However this is not necessary. When a given procedure finishes processing, the variables that were defined in that procedure go "out of scope" which means that their values are no longer available -- the task is complete and the variables are no longer needed. As the .NET Runtime executes, it looks ahead and decides when it needs to destroy an object, based on whether or not the object’s reference is used in future code. So, by waiting until the very end of the procedure to add this code:
myCar = null;
you might actually be hindering rather than helping the .NET
Runtime to clean up memory sooner. Although, lets be honest, it really won't make that big of a difference in smaller programs. However, in large memory-intensive applications or applications where there are a lot of simultaneous users such as a high-traffic web site, you might need to pay attention to this.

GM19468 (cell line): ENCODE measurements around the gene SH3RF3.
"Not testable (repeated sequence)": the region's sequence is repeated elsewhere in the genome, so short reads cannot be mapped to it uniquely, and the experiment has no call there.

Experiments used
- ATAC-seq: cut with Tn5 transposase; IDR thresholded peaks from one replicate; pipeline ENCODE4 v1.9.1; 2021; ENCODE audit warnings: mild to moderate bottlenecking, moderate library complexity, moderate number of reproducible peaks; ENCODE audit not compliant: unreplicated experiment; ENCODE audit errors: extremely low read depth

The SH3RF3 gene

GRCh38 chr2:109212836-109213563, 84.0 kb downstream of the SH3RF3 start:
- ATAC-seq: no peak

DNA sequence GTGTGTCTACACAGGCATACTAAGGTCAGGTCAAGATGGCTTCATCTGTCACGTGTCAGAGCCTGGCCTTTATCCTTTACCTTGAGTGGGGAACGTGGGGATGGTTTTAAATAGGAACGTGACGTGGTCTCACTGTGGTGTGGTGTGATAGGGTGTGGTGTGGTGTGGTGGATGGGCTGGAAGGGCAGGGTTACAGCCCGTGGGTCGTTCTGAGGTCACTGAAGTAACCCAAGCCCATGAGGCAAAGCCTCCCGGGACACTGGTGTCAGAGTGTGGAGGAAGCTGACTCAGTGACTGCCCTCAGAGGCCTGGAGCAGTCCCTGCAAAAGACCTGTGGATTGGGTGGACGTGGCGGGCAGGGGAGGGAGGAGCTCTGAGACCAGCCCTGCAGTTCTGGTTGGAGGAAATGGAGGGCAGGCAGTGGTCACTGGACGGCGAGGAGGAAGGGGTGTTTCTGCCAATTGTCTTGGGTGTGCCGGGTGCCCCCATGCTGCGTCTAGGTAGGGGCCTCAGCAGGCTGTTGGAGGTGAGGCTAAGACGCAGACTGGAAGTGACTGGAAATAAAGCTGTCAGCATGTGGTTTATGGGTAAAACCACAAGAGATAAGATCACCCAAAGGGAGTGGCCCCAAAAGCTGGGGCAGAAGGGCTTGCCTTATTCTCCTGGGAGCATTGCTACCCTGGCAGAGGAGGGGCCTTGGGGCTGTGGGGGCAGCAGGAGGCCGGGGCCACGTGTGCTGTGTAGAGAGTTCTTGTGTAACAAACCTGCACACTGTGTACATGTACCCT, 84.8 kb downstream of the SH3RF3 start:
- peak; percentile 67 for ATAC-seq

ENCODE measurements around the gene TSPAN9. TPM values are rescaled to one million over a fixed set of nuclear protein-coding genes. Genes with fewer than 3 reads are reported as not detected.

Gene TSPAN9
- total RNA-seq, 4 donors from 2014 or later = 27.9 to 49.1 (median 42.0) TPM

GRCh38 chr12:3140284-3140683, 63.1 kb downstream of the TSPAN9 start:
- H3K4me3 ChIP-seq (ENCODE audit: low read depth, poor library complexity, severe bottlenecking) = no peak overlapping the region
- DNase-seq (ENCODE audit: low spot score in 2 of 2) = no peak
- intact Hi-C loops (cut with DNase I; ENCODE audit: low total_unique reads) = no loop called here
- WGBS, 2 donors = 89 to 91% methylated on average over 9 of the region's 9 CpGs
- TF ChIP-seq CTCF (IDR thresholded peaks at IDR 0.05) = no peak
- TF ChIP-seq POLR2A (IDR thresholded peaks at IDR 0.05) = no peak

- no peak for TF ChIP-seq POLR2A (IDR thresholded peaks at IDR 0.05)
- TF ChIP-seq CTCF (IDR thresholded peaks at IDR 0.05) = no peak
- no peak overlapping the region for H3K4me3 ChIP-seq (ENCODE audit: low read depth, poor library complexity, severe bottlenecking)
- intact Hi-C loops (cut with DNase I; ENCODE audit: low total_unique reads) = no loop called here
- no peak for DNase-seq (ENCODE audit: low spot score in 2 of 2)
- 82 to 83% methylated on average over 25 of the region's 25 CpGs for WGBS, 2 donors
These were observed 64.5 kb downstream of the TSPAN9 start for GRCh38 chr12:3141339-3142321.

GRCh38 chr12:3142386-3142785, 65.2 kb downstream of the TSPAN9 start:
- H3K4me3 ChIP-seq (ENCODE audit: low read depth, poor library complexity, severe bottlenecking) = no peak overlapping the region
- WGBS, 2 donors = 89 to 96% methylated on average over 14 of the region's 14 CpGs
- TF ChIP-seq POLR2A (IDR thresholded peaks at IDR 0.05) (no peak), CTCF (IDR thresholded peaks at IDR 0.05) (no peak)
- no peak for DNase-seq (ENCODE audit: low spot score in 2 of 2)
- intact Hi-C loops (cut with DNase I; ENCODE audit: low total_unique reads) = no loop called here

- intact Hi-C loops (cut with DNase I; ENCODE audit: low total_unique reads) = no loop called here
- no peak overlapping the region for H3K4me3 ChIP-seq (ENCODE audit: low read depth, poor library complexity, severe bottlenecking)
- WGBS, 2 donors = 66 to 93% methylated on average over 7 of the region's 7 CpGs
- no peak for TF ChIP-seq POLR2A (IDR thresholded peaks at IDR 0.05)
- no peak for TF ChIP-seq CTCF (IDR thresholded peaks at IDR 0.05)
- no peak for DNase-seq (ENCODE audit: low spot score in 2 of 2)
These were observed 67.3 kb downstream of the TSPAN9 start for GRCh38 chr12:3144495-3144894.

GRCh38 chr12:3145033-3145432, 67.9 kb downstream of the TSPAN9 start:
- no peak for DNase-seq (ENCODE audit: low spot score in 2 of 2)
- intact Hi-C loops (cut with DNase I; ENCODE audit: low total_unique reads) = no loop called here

But this leads us to a best practice:
BEST PRACTICE: Don't attempt to help out the process of Garbage Collection by setting objects you are finished with equal to null.
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